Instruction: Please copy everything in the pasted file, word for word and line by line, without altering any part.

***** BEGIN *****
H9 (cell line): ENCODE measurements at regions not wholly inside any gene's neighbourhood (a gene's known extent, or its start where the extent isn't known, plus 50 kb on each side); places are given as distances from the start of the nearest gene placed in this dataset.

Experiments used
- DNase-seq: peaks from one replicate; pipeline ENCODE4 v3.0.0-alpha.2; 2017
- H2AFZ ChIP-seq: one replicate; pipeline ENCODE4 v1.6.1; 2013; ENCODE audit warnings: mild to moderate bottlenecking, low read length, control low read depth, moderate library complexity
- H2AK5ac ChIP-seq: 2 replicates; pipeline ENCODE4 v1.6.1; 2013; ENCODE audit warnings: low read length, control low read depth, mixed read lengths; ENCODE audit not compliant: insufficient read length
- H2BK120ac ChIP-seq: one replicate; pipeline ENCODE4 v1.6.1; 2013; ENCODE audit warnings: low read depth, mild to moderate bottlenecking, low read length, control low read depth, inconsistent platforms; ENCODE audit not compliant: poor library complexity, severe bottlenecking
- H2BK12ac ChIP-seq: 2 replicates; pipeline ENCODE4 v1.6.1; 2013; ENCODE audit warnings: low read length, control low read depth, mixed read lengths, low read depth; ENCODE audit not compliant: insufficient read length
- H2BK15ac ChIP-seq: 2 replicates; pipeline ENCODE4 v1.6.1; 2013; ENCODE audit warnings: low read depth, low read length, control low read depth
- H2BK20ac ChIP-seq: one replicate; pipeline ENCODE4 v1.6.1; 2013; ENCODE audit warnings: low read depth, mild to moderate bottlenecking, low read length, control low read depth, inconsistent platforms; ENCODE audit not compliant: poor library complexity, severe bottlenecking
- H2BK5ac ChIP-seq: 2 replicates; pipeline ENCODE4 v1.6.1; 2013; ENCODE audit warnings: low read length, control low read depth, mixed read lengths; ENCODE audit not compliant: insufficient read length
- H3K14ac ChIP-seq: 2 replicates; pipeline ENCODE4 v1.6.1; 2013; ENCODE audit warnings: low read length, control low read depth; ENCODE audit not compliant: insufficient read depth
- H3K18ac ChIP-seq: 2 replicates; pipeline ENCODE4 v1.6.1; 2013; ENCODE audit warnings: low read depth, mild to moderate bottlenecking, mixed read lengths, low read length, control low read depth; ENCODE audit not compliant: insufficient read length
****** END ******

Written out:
H9 (cell line): ENCODE measurements at regions not wholly inside any gene's neighbourhood (a gene's known extent, or its start where the extent isn't known, plus 50 kb on each side); places are given as distances from the start of the nearest gene placed in this dataset.

Experiments used
- DNase-seq: peaks from one replicate; pipeline ENCODE4 v3.0.0-alpha.2; 2017
- H2AFZ ChIP-seq: one replicate; pipeline ENCODE4 v1.6.1; 2013; ENCODE audit warnings: mild to moderate bottlenecking, low read length, control low read depth, moderate library complexity
- H2AK5ac ChIP-seq: 2 replicates; pipeline ENCODE4 v1.6.1; 2013; ENCODE audit warnings: low read length, control low read depth, mixed read lengths; ENCODE audit not compliant: insufficient read length
- H2BK120ac ChIP-seq: one replicate; pipeline ENCODE4 v1.6.1; 2013; ENCODE audit warnings: low read depth, mild to moderate bottlenecking, low read length, control low read depth, inconsistent platforms; ENCODE audit not compliant: poor library complexity, severe bottlenecking
- H2BK12ac ChIP-seq: 2 replicates; pipeline ENCODE4 v1.6.1; 2013; ENCODE audit warnings: low read length, control low read depth, mixed read lengths, low read depth; ENCODE audit not compliant: insufficient read length
- H2BK15ac ChIP-seq: 2 replicates; pipeline ENCODE4 v1.6.1; 2013; ENCODE audit warnings: low read depth, low read length, control low read depth
- H2BK20ac ChIP-seq: one replicate; pipeline ENCODE4 v1.6.1; 2013; ENCODE audit warnings: low read depth, mild to moderate bottlenecking, low read length, control low read depth, inconsistent platforms; ENCODE audit not compliant: poor library complexity, severe bottlenecking
- H2BK5ac ChIP-seq: 2 replicates; pipeline ENCODE4 v1.6.1; 2013; ENCODE audit warnings: low read length, control low read depth, mixed read lengths; ENCODE audit not compliant: insufficient read length
- H3K14ac ChIP-seq: 2 replicates; pipeline ENCODE4 v1.6.1; 2013; ENCODE audit warnings: low read length, control low read depth; ENCODE audit not compliant: insufficient read depth
- H3K18ac ChIP-seq: 2 replicates; pipeline ENCODE4 v1.6.1; 2013; ENCODE audit warnings: low read depth, mild to moderate bottlenecking, mixed read lengths, low read length, control low read depth; ENCODE audit not compliant: insufficient read length